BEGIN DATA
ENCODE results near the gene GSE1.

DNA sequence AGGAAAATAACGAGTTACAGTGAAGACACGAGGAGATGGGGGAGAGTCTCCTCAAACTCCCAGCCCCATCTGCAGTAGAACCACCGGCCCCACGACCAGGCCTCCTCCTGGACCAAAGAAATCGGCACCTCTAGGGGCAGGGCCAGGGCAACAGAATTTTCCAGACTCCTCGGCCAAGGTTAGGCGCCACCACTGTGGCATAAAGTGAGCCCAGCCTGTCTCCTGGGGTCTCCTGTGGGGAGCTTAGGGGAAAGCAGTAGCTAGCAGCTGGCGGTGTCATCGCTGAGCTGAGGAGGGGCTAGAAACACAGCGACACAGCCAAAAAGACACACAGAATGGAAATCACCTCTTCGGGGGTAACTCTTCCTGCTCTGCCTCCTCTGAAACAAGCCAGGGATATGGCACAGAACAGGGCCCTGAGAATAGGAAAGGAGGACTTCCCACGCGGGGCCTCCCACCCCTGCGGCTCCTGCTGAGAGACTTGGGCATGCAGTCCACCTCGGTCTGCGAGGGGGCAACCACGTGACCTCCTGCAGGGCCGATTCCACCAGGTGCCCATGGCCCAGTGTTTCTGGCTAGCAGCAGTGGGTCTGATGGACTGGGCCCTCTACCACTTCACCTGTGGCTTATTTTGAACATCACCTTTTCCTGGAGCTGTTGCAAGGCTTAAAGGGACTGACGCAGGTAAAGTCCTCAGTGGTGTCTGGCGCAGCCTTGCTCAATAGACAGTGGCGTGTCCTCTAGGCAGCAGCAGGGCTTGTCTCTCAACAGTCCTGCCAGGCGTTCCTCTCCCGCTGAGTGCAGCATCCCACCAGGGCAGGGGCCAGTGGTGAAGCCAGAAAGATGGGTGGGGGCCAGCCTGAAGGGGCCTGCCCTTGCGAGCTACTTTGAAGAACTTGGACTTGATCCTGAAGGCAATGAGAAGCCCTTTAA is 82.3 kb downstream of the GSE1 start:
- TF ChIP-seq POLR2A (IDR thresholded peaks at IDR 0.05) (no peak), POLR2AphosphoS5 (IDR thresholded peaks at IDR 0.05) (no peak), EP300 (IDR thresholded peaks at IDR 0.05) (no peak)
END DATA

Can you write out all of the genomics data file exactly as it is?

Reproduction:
ENCODE results near the gene GSE1.

DNA sequence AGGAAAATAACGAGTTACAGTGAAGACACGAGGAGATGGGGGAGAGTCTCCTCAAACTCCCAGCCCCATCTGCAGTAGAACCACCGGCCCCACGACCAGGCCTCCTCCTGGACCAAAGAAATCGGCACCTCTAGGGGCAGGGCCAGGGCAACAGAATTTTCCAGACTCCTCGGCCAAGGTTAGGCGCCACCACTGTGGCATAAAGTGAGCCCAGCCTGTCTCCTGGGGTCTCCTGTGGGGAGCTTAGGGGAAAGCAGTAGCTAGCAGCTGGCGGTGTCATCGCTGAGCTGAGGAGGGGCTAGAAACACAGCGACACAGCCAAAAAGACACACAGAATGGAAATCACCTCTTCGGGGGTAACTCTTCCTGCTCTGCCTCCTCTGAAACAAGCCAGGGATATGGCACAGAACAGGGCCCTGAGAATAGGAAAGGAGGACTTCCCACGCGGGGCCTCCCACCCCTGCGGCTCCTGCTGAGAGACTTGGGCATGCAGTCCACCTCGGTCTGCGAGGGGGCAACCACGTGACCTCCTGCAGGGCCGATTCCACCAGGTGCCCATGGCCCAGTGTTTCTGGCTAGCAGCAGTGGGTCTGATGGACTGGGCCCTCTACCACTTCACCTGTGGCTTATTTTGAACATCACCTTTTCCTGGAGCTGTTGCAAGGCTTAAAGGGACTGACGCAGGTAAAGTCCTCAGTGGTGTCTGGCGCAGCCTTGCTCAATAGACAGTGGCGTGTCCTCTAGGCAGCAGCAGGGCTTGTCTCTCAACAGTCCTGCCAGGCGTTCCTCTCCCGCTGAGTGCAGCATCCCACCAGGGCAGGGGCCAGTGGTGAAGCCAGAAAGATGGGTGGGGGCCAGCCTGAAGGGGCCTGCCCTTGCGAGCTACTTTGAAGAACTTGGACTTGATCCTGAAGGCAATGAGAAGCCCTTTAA is 82.3 kb downstream of the GSE1 start:
- TF ChIP-seq POLR2A (IDR thresholded peaks at IDR 0.05) (no peak), POLR2AphosphoS5 (IDR thresholded peaks at IDR 0.05) (no peak), EP300 (IDR thresholded peaks at IDR 0.05) (no peak)